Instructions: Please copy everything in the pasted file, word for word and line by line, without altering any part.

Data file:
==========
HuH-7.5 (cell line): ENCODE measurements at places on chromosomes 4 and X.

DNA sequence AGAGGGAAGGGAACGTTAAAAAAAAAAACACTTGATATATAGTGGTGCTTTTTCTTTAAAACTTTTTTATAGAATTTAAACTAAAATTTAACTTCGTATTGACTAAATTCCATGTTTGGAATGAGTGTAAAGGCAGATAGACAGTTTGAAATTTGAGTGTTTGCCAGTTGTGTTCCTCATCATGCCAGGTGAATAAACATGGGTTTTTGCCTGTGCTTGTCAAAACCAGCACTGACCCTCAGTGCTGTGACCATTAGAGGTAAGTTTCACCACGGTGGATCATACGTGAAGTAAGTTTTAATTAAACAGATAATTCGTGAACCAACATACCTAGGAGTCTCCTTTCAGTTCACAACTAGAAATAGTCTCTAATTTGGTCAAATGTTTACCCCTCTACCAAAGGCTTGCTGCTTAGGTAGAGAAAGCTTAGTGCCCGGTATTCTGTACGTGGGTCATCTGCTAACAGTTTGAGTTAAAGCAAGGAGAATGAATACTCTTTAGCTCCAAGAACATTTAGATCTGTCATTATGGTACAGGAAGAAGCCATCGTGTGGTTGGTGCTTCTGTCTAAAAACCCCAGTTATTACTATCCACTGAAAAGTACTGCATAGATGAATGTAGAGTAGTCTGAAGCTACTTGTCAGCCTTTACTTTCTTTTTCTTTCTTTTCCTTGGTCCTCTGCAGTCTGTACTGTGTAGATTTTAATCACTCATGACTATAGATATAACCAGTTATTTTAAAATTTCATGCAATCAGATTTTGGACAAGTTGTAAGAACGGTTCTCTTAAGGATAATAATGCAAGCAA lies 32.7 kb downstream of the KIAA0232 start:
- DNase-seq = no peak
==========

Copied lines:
HuH-7.5 (cell line): ENCODE measurements at places on chromosomes 4 and X.

DNA sequence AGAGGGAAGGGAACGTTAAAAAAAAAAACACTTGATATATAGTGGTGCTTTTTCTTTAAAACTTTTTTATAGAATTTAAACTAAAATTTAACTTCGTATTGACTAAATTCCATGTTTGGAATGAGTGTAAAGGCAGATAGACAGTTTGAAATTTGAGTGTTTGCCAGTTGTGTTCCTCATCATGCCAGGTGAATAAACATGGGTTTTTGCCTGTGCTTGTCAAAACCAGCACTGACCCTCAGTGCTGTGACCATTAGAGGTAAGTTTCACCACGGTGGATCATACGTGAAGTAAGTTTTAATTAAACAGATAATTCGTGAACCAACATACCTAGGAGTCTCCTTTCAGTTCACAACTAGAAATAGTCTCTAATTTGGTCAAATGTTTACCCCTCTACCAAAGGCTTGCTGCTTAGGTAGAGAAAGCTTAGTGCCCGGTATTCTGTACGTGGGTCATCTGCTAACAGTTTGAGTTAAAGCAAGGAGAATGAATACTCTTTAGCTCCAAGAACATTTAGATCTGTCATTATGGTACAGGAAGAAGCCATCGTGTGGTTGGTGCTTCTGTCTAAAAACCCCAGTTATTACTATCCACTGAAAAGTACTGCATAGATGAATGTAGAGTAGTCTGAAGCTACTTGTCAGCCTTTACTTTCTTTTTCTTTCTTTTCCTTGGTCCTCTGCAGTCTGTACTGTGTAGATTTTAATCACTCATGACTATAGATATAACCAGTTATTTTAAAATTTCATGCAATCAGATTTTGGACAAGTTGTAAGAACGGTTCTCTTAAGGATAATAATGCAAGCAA lies 32.7 kb downstream of the KIAA0232 start:
- DNase-seq = no peak